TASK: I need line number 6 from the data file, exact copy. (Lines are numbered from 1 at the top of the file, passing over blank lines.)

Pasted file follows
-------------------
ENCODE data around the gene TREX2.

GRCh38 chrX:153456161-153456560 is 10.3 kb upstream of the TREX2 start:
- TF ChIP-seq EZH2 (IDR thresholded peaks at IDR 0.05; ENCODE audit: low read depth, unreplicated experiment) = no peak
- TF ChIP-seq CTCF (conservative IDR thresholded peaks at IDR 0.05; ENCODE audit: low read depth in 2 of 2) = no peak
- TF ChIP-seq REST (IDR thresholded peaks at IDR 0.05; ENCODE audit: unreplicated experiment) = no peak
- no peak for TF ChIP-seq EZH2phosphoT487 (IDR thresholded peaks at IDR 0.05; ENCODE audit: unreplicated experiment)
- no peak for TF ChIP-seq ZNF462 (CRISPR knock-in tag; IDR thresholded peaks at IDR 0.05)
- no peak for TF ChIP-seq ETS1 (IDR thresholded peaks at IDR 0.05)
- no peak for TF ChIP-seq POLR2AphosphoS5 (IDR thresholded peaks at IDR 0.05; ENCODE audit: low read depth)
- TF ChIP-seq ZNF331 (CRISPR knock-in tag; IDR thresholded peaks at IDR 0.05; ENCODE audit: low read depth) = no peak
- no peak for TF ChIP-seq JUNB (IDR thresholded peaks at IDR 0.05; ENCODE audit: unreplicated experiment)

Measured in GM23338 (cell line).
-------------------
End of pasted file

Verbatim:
- no peak for TF ChIP-seq EZH2phosphoT487 (IDR thresholded peaks at IDR 0.05; ENCODE audit: unreplicated experiment)